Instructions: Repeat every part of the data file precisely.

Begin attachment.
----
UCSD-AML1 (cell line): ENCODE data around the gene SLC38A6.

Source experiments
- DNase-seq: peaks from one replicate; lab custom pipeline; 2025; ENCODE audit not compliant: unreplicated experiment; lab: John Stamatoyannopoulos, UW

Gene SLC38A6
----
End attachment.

UCSD-AML1 (cell line): ENCODE data around the gene SLC38A6.

Source experiments
- DNase-seq: peaks from one replicate; lab custom pipeline; 2025; ENCODE audit not compliant: unreplicated experiment; lab: John Stamatoyannopoulos, UW

Gene SLC38A6